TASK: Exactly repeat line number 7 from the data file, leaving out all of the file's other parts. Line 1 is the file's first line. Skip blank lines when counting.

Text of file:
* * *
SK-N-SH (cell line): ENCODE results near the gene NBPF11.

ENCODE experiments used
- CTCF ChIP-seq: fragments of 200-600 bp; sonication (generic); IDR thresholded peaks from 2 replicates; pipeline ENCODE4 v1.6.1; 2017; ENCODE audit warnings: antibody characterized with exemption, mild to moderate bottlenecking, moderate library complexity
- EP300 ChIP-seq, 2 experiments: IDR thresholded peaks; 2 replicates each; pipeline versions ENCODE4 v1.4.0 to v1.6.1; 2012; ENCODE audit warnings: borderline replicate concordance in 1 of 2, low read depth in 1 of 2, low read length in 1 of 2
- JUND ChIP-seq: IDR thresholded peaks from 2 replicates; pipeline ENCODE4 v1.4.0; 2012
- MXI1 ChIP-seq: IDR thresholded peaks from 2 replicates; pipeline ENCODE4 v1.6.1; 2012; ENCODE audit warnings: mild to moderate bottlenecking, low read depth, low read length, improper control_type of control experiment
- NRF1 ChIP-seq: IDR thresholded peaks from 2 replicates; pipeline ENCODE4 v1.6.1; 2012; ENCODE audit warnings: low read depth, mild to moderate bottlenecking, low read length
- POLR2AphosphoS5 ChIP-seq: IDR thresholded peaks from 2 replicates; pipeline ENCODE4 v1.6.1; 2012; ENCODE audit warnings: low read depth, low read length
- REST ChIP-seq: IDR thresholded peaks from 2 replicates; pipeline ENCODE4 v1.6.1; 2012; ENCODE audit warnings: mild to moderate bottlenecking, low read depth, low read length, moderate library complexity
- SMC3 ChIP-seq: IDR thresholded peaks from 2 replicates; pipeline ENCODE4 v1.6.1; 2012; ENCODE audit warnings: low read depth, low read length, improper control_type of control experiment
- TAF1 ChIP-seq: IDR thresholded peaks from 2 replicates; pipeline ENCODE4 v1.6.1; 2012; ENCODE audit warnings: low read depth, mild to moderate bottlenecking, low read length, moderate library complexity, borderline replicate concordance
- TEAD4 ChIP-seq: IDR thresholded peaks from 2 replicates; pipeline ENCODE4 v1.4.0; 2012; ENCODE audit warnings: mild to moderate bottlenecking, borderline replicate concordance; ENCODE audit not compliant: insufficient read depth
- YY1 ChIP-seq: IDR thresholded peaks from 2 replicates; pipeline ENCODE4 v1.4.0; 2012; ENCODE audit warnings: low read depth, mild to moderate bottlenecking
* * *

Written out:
- NRF1 ChIP-seq: IDR thresholded peaks from 2 replicates; pipeline ENCODE4 v1.6.1; 2012; ENCODE audit warnings: low read depth, mild to moderate bottlenecking, low read length